I recently read Simon Blackburn's short introductory survey of ethics, Being Good, and rather liked it (except that, while he describes Epicurus's ideas well enough, he repeatedly calls him a Stoic, presumably through a collision in his Hellenistic-philosophers namespace with Epictetus). It piqued my curiosity about his own "quasi-realist" theory of ethics, so the other day I checked his main tome (Ruling Passions: A Theory of Practical Reasoning) out of the library. Leafing through this book, my eye was caught by the following footnote on page 300.
I once attended a philosophy of science conference at which one of the participants, an adherent of a "relativistic" philosophy of science of roughly the type indicated here, confronted the following paradox for his position. The physicist Michael Faraday has long been regarded as one of the great experimentalists. And the relativistic position implied that what he was concerned about, like everyone else, was such matters as power, prestige, and the likely acceptance of the academy. Yet, genius though he was, none of his instruments were apparently designed to locate or test for such things. They were instead designed to test for quite different things, such as electrostatic forces and electric potentials. The philosopher found this highly perplexing, and given his starting-point, maybe he was right to do so.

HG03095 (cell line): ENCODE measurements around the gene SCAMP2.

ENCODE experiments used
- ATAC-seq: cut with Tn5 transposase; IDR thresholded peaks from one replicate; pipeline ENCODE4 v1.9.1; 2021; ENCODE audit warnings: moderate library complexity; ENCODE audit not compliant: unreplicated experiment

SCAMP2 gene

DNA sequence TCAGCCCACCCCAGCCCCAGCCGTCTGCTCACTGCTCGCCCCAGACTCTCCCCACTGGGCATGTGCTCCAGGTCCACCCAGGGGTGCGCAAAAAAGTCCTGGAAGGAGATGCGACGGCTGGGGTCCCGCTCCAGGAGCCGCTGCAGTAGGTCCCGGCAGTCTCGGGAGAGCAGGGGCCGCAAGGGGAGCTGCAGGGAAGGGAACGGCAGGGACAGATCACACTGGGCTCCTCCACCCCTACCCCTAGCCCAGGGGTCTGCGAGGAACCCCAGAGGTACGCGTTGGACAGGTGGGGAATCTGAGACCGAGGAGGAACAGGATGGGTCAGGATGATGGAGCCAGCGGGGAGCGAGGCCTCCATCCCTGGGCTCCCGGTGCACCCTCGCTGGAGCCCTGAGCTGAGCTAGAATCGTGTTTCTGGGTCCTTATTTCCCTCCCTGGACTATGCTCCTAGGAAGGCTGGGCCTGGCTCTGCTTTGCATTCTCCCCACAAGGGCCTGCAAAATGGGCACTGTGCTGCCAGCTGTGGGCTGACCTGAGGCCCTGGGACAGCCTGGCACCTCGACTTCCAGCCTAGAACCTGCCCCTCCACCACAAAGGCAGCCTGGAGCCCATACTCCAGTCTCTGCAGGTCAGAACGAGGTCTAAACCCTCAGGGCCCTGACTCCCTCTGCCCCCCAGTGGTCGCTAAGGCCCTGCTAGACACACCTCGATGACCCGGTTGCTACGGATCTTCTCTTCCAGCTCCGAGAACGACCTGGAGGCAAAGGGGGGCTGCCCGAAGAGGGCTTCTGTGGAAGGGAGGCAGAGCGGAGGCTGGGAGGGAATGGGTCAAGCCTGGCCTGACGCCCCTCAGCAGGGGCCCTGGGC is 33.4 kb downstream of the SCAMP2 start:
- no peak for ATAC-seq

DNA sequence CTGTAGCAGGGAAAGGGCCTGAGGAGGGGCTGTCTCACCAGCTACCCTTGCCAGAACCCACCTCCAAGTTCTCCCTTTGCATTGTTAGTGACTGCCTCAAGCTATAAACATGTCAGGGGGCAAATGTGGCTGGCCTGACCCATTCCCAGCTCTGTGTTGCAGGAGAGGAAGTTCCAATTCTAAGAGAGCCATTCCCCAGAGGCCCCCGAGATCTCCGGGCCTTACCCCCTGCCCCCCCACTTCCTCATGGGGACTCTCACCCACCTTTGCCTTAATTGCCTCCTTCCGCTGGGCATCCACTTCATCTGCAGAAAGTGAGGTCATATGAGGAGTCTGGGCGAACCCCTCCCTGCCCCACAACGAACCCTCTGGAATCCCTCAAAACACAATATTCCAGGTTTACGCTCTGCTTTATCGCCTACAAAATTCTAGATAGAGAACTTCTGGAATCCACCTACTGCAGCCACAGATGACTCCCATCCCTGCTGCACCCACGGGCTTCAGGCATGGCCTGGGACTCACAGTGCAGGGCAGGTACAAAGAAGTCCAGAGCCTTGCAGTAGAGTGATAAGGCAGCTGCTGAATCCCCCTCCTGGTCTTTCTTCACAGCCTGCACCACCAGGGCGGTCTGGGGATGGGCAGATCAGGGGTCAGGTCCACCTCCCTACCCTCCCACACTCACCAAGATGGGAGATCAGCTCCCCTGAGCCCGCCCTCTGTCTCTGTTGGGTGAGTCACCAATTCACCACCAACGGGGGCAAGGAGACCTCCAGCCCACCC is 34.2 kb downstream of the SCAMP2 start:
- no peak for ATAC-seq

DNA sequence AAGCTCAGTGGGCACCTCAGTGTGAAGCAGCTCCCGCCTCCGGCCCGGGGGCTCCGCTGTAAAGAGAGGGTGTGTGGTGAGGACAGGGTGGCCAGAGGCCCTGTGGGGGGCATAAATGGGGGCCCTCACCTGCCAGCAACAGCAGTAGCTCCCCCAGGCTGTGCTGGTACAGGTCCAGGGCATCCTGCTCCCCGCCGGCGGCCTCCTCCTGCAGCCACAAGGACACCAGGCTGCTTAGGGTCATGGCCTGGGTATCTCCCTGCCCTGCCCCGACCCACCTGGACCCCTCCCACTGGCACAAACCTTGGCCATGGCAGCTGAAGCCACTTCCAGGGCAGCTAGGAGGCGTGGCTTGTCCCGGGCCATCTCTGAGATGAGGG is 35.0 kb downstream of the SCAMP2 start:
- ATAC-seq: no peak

As a fan of antique scientific instruments, I would dearly love to see the apparatus Faraday would have designed to sense "power, prestige, and the likely acceptance of the academy". I imagine them as wonderfully-crafted contraptions, all brass rims and dark wood, now displayed, perhaps, at the Royal Institution in London. The farad would be a unit of academic acceptance, equal to the base-ten logarithm of number of citations a paper gets. Does it go too far to imagine James Clerk Maxwell (who was, in part, inspired to found statistical mechanics by reading about Quetelet's ideas on social statistics) and Walter Bagehot (who wrote Physics and Politics) collaborating on the voter model and its various permutations? Since the seminal publication of Gibson and Sterling (1990), the topic of Victorian computer science has been thoroughly explored, but the rich possibilities of Victorian sociophysics are, I believe, untapped.
(More seriously, the "farad" above is based on Derek J. de Solla Price's calculations of scientists' "soundness" in his classic book Little Science, Big Science. Price was what happens when an experimental physicist does turn to measuring acceptance by the academy; similarly John Ziman is what results from a theoretical physicist turning to science studies.)
Posted at October 04, 2004 09:36 | permanent link